Monday, November 30, 2015

Review: Nonsense: The Power of Not Knowing by Jamie Holmes

Review: Nonsense: The Power of Not Knowing
Jamie Holmes
Crown Publishers

I’ll admit it now.  I pick this book for its title and especially its subtitle.  For whoever makes the decisions related to titles, you picked a winner.  The author was unknown to me, but from the rear flap should be better known among the millennial generation.  Don’t let that be the deciding factor for this book though.
Holmes has assembled nine chapters plus some extra stuff, and a set of annotated end notes that are worth reading themselves.  Yeah, that’s weird, but I figure if it’s included why not give it a glance.  I’d suggest reading them as you go along through the text.  

Each of the chapters looks at different facets of knowing, and how people come to the point of believing they know what’s going on in a particular situation. The chapters were well written discussions that could be standalone articles.  That’s a good thing and a bad thing.  Good in that they were well done, bad in that, except for a basic overall look at information processing, there was little to keep the reading going.  I found myself repeatedly putting the book down and then having to remember to pick it again.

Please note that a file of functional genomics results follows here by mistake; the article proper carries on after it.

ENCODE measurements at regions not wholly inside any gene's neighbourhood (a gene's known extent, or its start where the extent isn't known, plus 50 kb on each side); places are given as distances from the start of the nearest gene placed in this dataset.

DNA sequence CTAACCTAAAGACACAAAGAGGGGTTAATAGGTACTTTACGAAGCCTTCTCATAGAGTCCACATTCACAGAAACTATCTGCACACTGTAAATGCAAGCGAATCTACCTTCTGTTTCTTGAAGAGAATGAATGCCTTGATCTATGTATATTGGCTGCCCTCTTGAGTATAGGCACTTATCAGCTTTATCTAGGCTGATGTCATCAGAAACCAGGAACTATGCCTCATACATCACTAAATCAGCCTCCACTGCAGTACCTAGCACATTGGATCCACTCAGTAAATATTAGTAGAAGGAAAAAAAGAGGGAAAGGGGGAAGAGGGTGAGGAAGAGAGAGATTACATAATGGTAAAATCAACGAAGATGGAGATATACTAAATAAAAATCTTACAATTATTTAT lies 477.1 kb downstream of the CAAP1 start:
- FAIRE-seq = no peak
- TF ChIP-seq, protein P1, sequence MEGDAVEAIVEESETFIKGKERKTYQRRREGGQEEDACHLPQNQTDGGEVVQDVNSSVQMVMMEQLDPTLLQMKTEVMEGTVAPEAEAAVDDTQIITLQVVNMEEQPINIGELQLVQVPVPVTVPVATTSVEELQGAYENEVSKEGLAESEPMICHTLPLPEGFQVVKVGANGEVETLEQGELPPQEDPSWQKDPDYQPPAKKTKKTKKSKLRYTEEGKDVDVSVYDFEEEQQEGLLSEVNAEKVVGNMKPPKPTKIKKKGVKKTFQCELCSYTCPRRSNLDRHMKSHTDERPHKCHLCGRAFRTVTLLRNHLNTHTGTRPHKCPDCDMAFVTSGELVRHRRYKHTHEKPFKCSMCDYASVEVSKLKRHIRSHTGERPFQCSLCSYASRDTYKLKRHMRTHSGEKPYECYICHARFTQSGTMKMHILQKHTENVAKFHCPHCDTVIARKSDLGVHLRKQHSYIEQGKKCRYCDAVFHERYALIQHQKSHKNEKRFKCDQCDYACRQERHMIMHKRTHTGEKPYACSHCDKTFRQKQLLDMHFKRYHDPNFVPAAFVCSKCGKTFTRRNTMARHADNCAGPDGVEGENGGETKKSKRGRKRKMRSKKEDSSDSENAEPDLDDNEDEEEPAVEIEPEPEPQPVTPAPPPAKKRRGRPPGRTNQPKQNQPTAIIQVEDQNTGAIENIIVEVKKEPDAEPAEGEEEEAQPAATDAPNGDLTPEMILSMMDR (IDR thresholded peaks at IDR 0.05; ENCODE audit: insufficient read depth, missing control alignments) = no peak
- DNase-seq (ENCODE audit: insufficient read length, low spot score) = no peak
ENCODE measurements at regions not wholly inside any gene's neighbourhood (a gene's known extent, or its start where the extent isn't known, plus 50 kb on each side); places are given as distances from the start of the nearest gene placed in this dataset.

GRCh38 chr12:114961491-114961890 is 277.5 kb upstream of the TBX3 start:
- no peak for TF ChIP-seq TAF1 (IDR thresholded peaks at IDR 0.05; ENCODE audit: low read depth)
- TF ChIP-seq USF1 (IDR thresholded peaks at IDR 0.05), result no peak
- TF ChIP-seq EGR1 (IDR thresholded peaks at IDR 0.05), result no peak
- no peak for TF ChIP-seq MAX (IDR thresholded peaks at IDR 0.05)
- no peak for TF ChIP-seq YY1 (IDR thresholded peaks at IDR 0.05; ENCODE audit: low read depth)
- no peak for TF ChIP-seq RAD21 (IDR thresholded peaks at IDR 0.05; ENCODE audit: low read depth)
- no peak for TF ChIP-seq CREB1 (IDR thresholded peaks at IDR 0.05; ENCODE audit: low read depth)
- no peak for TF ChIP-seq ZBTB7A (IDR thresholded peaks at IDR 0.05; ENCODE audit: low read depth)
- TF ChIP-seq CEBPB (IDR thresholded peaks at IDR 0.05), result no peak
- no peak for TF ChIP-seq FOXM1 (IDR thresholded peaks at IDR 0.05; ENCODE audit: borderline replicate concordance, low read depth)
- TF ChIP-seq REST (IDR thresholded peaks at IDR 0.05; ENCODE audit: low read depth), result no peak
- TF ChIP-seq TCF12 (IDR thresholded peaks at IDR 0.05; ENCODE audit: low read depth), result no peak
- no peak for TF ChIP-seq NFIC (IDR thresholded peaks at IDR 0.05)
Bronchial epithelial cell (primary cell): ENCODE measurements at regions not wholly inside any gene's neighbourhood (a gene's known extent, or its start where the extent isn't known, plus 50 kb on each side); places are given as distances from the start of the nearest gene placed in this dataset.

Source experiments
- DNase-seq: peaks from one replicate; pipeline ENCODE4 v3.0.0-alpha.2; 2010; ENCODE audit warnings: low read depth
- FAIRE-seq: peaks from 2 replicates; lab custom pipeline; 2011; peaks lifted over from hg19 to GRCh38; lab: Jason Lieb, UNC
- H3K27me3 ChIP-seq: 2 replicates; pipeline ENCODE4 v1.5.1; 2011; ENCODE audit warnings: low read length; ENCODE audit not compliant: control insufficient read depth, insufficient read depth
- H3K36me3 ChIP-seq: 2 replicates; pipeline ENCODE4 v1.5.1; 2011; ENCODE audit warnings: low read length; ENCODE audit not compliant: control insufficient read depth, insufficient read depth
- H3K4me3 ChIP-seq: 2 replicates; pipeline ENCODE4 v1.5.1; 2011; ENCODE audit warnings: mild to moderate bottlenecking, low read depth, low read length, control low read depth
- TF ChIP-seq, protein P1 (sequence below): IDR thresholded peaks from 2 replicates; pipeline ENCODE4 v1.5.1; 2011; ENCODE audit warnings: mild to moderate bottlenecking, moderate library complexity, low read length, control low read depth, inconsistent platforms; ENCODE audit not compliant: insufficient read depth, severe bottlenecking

I didn’t find much original information or original thought in this book, either.  It’s a combination of psychology, sociology, and several recent business books that dealt with decision making processes.  Nice mix since life, business, or creativity in general isn’t a neat little package of any one of those fields of knowledge.  It is good that the author has found a way to remind his readers of that. 

Would I recommend this book?  Yes, as an airport read perhaps.  

This book was provided by the publishers in exchange for a review.

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